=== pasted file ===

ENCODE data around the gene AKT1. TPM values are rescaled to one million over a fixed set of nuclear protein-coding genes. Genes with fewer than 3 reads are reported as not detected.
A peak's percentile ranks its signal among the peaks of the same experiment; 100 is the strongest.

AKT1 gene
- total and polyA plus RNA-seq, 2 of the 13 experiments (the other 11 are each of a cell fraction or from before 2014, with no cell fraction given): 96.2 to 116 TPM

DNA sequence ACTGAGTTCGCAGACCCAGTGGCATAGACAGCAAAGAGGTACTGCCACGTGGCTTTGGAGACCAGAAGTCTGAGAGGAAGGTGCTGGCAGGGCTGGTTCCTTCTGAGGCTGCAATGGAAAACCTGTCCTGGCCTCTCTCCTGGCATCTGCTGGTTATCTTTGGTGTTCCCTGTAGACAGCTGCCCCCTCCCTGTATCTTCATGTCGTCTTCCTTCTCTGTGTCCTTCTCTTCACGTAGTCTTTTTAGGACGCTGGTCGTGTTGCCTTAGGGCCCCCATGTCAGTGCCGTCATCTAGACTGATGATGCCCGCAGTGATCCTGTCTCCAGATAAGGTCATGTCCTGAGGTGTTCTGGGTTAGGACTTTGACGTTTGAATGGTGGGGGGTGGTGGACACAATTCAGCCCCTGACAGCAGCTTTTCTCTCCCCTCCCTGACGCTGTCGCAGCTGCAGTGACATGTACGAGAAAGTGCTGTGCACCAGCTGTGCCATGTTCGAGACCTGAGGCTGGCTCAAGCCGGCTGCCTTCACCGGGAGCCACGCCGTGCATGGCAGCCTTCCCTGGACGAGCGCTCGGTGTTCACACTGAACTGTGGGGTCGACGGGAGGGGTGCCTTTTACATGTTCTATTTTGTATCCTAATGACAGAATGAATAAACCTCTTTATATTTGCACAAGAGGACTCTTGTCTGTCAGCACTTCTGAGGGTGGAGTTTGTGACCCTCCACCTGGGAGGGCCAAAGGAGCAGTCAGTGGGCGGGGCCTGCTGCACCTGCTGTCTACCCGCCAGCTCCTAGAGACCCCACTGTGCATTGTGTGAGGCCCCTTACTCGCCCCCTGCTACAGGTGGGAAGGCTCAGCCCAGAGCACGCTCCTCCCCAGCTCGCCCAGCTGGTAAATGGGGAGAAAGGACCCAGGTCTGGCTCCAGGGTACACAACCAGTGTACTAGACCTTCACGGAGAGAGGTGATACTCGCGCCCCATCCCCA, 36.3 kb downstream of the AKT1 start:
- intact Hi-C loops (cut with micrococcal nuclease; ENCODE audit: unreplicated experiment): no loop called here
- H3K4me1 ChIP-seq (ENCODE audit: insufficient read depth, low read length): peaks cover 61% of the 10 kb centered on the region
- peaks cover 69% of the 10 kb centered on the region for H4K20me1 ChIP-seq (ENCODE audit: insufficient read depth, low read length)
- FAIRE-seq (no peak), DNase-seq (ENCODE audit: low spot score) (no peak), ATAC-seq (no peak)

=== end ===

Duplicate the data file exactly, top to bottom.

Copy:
ENCODE data around the gene AKT1. TPM values are rescaled to one million over a fixed set of nuclear protein-coding genes. Genes with fewer than 3 reads are reported as not detected.
A peak's percentile ranks its signal among the peaks of the same experiment; 100 is the strongest.

AKT1 gene
- total and polyA plus RNA-seq, 2 of the 13 experiments (the other 11 are each of a cell fraction or from before 2014, with no cell fraction given): 96.2 to 116 TPM

DNA sequence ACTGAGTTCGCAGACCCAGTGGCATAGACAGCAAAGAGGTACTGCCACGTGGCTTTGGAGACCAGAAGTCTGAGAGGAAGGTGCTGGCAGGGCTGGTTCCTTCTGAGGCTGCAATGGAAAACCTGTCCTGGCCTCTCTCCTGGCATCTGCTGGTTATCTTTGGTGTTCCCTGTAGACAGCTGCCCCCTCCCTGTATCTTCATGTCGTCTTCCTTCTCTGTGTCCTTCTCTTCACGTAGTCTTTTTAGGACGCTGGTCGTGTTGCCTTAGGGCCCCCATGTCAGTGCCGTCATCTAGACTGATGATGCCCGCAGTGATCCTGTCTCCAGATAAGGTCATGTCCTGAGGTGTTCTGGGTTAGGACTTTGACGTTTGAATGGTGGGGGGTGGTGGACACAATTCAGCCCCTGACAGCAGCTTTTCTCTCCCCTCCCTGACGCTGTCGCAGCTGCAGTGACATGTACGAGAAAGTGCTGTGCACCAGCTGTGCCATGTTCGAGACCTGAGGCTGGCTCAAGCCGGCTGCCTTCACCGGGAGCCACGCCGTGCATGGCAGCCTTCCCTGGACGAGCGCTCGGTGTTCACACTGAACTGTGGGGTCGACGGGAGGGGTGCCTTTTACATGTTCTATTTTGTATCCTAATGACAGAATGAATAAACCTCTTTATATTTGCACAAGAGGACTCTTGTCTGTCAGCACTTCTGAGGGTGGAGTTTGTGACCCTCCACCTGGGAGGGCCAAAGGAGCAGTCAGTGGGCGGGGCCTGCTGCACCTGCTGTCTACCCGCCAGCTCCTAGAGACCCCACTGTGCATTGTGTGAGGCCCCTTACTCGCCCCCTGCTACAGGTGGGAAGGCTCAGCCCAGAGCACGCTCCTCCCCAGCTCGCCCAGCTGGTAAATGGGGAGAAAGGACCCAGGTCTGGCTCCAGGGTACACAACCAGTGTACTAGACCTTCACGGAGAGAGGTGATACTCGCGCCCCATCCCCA, 36.3 kb downstream of the AKT1 start:
- intact Hi-C loops (cut with micrococcal nuclease; ENCODE audit: unreplicated experiment): no loop called here
- H3K4me1 ChIP-seq (ENCODE audit: insufficient read depth, low read length): peaks cover 61% of the 10 kb centered on the region
- peaks cover 69% of the 10 kb centered on the region for H4K20me1 ChIP-seq (ENCODE audit: insufficient read depth, low read length)
- FAIRE-seq (no peak), DNase-seq (ENCODE audit: low spot score) (no peak), ATAC-seq (no peak)